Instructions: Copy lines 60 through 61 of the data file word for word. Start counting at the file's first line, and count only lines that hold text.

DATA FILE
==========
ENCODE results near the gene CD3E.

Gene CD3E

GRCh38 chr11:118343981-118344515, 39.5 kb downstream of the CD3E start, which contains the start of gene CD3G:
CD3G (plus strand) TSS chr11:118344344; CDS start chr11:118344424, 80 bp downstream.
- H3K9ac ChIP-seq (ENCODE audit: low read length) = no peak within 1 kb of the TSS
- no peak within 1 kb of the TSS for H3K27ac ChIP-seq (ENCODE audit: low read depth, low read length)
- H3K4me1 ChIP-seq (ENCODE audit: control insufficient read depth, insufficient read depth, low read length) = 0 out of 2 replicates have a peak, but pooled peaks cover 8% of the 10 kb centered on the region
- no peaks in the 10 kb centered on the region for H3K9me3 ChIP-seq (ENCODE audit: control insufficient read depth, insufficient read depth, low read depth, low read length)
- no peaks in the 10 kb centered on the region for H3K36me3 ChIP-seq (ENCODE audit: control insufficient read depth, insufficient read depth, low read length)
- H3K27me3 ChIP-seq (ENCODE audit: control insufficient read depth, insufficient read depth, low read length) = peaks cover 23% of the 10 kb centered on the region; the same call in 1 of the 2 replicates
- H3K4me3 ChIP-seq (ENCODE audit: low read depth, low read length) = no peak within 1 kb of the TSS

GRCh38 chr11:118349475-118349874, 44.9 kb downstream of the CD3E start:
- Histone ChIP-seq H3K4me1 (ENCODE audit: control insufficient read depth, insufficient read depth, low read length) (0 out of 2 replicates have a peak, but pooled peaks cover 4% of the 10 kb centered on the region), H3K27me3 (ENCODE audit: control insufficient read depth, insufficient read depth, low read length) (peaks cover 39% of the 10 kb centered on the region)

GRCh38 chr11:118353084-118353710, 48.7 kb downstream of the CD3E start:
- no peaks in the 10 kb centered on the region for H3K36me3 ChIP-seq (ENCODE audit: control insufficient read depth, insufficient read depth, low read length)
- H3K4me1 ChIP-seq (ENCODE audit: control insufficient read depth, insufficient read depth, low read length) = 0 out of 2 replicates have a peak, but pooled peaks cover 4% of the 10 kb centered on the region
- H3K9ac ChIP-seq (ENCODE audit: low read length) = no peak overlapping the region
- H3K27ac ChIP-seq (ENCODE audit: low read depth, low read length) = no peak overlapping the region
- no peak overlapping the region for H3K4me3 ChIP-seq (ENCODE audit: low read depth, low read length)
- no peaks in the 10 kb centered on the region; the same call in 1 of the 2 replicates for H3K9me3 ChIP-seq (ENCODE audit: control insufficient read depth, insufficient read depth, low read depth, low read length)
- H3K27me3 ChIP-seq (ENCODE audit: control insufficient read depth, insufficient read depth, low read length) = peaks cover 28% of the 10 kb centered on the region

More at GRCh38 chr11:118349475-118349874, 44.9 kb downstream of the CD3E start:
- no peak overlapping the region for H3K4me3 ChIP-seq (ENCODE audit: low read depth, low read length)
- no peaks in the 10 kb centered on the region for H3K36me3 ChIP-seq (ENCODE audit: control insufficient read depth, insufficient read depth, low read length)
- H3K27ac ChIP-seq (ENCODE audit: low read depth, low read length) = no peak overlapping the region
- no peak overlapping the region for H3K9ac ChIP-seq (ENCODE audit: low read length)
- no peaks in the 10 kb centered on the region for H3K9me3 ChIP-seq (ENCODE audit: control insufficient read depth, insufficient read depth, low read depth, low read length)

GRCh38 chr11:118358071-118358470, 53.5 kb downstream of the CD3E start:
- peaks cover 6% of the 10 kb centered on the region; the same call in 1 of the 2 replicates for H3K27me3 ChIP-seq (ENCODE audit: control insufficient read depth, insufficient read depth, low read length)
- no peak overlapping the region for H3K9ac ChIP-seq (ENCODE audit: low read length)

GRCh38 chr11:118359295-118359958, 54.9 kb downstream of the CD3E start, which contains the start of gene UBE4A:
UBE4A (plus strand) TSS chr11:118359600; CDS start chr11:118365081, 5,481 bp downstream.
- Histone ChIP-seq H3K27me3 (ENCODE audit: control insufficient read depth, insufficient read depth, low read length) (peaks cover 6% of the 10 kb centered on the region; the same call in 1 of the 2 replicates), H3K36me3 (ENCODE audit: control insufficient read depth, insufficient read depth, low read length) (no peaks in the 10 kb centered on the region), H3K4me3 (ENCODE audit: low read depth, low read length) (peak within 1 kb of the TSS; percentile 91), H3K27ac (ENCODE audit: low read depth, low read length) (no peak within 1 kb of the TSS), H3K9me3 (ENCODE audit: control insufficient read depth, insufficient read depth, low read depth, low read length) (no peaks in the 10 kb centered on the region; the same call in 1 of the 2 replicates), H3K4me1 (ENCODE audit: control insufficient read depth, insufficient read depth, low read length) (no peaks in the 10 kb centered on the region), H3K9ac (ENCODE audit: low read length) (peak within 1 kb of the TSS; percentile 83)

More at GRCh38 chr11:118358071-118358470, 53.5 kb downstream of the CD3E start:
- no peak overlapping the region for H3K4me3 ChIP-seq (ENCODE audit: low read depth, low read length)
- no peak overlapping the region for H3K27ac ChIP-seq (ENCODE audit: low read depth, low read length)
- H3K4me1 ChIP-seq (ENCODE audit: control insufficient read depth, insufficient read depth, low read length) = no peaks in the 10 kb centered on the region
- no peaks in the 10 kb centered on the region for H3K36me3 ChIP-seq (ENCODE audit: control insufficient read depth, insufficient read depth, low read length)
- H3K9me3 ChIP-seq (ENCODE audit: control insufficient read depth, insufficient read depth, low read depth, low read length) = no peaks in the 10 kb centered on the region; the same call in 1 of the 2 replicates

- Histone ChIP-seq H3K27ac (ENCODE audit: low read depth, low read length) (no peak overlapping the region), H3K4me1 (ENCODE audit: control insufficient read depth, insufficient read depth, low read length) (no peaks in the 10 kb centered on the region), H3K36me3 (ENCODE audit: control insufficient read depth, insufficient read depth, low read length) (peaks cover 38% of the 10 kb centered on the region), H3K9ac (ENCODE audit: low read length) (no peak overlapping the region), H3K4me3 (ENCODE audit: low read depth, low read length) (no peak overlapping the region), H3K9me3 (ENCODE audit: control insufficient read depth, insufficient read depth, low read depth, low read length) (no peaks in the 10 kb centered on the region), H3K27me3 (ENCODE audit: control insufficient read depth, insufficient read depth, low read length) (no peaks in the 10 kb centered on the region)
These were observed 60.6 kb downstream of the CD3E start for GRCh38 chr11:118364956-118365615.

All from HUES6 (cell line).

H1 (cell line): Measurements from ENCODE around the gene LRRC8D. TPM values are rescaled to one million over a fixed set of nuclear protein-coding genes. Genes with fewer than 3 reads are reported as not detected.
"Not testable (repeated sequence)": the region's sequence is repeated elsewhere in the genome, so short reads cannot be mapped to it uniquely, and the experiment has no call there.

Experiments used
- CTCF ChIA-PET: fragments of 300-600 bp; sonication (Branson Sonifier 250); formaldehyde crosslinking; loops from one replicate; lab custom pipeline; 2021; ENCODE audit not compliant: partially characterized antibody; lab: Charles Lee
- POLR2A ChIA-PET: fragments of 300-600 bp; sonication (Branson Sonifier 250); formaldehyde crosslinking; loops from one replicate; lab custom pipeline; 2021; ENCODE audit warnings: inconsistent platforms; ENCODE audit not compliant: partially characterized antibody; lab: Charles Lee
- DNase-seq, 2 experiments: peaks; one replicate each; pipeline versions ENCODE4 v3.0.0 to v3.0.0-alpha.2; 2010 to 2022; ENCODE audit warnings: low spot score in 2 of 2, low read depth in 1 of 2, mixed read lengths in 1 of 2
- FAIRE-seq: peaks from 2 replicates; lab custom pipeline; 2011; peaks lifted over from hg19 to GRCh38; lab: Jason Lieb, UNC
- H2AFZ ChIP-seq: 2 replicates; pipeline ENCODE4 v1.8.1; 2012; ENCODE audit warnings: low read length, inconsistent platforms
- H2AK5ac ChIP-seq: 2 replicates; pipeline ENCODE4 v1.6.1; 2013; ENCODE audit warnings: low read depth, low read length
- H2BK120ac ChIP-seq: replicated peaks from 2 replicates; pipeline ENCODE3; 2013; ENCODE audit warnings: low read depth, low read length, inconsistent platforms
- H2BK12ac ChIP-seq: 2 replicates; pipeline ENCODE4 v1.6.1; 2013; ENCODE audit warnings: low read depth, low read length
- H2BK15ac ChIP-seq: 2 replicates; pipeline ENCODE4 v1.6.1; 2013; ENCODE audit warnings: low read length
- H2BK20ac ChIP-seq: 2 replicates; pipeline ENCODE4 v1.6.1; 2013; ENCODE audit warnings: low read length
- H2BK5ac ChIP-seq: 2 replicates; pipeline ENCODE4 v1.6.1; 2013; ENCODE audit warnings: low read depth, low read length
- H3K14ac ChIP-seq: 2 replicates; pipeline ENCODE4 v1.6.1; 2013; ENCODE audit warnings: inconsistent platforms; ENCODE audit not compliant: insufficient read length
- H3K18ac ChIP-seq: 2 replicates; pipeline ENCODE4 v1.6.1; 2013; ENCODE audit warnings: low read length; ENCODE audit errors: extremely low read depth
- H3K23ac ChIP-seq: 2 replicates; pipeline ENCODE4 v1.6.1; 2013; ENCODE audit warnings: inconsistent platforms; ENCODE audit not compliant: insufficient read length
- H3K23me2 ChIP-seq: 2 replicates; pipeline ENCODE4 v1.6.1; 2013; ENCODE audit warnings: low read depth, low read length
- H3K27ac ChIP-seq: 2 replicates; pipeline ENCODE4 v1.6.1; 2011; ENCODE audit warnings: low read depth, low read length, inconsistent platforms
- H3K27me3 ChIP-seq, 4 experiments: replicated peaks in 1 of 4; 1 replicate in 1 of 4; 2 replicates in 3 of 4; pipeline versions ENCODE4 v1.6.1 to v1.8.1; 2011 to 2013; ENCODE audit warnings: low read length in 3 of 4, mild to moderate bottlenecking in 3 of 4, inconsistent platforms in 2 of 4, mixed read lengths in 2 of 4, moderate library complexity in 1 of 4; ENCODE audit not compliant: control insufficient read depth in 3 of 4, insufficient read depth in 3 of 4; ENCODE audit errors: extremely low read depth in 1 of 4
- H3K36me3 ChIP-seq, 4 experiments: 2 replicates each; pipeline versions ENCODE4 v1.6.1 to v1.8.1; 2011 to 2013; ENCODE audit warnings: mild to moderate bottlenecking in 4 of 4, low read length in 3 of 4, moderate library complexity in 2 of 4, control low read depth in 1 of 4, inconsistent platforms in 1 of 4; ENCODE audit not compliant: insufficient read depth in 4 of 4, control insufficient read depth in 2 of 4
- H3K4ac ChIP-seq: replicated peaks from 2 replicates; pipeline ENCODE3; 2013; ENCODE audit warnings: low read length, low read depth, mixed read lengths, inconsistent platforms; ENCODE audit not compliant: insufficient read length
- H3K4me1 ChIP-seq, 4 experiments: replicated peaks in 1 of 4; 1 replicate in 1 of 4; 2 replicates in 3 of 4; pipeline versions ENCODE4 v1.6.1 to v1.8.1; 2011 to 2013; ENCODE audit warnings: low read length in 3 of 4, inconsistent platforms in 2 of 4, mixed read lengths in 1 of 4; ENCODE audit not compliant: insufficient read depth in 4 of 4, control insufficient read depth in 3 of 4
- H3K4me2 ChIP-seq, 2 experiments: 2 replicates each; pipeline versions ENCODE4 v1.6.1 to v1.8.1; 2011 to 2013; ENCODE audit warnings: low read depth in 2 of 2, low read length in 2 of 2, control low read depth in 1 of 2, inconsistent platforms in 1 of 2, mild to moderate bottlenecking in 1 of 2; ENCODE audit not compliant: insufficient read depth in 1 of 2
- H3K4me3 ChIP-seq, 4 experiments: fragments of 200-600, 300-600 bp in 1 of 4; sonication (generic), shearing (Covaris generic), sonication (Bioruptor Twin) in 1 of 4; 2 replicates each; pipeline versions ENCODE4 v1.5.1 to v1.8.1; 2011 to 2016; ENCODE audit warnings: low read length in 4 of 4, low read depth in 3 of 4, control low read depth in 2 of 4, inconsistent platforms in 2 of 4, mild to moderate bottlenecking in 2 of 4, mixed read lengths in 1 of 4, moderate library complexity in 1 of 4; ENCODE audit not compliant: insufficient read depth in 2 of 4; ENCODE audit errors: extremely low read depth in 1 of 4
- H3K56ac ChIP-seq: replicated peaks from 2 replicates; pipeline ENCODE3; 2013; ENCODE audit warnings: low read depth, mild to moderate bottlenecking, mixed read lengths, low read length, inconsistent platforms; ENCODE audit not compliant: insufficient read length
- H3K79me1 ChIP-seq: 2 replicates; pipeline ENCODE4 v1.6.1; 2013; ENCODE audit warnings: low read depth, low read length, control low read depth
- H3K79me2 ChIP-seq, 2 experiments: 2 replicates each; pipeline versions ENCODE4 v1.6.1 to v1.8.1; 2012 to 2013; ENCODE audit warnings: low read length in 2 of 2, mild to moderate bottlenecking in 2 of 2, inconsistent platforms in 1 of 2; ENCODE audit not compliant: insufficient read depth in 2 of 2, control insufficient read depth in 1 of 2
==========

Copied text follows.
- H3K23me2 ChIP-seq: 2 replicates; pipeline ENCODE4 v1.6.1; 2013; ENCODE audit warnings: low read depth, low read length
- H3K27ac ChIP-seq: 2 replicates; pipeline ENCODE4 v1.6.1; 2011; ENCODE audit warnings: low read depth, low read length, inconsistent platforms